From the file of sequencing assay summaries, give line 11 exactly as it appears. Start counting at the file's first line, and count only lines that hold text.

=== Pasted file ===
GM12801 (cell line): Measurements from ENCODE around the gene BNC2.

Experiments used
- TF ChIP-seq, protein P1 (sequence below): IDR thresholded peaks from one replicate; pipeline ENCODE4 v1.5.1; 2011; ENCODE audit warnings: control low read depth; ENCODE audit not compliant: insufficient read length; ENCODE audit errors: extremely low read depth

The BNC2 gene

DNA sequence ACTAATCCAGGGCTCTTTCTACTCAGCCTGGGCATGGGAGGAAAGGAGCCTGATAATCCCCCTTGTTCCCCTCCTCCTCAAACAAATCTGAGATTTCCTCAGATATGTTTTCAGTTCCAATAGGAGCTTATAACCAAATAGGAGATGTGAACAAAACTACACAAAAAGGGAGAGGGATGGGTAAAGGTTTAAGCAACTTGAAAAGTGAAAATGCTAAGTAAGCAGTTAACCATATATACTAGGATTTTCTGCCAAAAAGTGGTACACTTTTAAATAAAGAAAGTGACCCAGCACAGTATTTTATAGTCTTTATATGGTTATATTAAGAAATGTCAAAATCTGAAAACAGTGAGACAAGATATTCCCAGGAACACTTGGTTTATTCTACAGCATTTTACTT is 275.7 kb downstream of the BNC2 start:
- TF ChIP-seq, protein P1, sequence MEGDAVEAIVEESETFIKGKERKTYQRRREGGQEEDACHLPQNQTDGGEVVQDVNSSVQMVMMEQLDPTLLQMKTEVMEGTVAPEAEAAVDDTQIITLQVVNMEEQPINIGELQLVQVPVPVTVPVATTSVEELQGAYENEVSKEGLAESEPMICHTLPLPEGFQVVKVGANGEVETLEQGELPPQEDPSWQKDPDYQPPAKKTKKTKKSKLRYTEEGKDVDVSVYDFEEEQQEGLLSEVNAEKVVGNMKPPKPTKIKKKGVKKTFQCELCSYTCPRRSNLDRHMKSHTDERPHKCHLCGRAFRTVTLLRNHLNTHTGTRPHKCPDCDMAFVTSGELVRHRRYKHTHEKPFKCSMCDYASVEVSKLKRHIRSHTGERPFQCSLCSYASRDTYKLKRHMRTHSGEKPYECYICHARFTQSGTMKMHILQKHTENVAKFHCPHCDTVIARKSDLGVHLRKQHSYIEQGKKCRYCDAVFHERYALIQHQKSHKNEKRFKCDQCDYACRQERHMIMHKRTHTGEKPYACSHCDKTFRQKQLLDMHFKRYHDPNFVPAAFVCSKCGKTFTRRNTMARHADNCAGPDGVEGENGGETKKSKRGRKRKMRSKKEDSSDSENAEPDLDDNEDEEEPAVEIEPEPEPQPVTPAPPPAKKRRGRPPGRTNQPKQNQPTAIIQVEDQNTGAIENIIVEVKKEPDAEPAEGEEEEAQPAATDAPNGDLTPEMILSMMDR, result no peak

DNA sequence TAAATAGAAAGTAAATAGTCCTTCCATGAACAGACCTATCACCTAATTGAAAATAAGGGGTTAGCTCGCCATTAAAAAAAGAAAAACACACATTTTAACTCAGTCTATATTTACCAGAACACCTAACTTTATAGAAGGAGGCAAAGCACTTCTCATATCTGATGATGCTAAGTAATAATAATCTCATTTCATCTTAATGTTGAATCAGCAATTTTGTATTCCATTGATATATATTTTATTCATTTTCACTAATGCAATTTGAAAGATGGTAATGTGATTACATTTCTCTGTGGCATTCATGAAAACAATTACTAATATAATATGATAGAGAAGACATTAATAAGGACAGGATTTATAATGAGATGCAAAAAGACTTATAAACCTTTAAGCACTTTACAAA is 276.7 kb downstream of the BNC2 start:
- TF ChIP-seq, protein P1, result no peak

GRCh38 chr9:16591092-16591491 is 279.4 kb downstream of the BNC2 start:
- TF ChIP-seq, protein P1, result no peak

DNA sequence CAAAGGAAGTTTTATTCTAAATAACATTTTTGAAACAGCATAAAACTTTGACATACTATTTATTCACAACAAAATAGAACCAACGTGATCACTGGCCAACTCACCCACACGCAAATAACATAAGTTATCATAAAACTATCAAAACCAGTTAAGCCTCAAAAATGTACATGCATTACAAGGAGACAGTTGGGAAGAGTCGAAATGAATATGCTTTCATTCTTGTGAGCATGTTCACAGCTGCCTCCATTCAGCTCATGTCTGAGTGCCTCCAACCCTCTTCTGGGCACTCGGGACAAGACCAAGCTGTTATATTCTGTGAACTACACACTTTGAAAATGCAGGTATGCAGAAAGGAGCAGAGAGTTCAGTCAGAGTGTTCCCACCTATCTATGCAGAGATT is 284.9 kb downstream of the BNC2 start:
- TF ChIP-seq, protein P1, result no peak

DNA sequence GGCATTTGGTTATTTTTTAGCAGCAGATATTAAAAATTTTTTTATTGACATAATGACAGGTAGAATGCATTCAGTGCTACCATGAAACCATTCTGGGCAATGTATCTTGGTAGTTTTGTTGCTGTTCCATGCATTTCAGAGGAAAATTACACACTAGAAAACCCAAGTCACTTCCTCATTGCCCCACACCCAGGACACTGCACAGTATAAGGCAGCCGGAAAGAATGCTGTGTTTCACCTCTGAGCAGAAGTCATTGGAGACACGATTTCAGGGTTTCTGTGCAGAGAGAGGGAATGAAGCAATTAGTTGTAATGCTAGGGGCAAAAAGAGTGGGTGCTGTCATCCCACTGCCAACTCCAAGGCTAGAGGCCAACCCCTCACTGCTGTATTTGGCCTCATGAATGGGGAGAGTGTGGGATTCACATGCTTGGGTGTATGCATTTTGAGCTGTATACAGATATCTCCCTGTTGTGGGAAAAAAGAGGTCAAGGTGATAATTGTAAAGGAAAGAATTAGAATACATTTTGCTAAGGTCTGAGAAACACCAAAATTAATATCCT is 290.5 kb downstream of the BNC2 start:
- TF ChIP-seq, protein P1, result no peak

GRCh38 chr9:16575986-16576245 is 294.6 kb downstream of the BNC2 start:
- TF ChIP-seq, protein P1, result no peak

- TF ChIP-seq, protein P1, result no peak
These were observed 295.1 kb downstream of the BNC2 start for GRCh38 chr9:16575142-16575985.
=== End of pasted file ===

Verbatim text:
DNA sequence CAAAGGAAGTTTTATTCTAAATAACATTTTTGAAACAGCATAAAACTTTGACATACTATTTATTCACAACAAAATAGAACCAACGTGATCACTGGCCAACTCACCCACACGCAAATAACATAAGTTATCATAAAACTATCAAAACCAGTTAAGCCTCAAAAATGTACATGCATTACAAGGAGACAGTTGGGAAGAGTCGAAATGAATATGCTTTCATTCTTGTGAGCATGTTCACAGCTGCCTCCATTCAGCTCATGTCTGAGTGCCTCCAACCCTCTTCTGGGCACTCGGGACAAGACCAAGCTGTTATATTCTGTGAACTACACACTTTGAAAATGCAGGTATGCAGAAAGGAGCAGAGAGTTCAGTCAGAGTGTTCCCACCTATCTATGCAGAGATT is 284.9 kb downstream of the BNC2 start: